For intra-group financing companies that act as a pure intermediary financing company and that meet the above listed substance requirements, the Circular confirms that such companies will be considered to carry out at arm’s length transactions where they report an after-tax return in respect of their financing activities of 2% of the total amount of assets financed, as part of a “simplification measure” that requires the communication of its application (i.e. the taxpayer’s reliance on it) in the Luxembourg tax return, which in principle also triggers an exchange of information with other countries with which Luxembourg has concluded a tax treaty.
Furthermore, companies with a functional profile similar to that of a regulated financial undertaking may be considered to derive an arm’s length remuneration in respect of their financing and treasure functions if they derive an after-tax return on equity equal to 10%. The Circular states that the Luxembourg tax authorities will regularly review and where needed, update this percentage in order for it to remain in line with the relevant industry.
A taxpayer may choose to not apply these “safe harbors” based on appropriate (transfer pricing) justification. In case of deviating from the 2% safe harbor for pure intermediary financing companies, however, this would require a notification of such position to the Luxembourg tax administration in the tax return to be submitted, where it has already been noted in the Circular that this will only be accepted in exceptional cases. In case of deviating from the 10% safe harbor for group financing companies “similar to” regulated financial undertakings, further adjustments to increase comparability may be performed, but obviously will be closely monitored by the Luxembourg tax administration.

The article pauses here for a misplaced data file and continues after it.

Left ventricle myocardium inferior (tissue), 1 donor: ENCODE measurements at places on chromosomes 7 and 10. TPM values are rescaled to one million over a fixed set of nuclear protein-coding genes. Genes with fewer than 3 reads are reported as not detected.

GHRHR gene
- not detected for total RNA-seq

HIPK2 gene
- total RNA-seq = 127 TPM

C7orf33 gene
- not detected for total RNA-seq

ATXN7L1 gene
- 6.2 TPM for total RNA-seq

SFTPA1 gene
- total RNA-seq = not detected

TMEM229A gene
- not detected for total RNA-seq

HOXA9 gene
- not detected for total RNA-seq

e. Request for Advance Pricing Agreement
A binding ruling on the transfer pricing aspects can be concluded with the Luxembourg tax authorities. If such request would be pursued, the Circular mentions a (rather extensive) list of minimum information and documents to be submitted, including a confirmation of the taxpayer that the information needed to assess the facts is complete and in line with reality.
4. Take away
The take away from all this is that Luxembourg-based intra-group financing companies have to review, reassess and, where needed, revise their current equity position, their equity at risk position, the level of their substance in Luxembourg in order to put these in line with the requirements imposed by the Circular, or to structure their intragroup financing transactions differently. Most notably the personnel condition imposed by the Circular may need specific attention. Taxpayers should also monitor further OECD BEPS work in view of transfer pricing guidance on financial transactions in due course of 2017.
Those taxpayers that wish to obtain (advance) certainty as regards their transfer pricing in respect of their intra-group financing transactions can file a request for an advance pricing agreement with the Luxembourg direct tax authorities. Like the 2011 Circulars, the Circular clearly states which information such request should, as a minimum, contain. Such information includes, inter alia, a detailed description of all intra-group financing transactions relating to the applicant and covered by the request, the qualifications of the relevant employees and a description of their duties, the mentioning of other countries affected by the financing transactions covered by the request etc.
In collaboration with Any Neuteleers (Tivalor)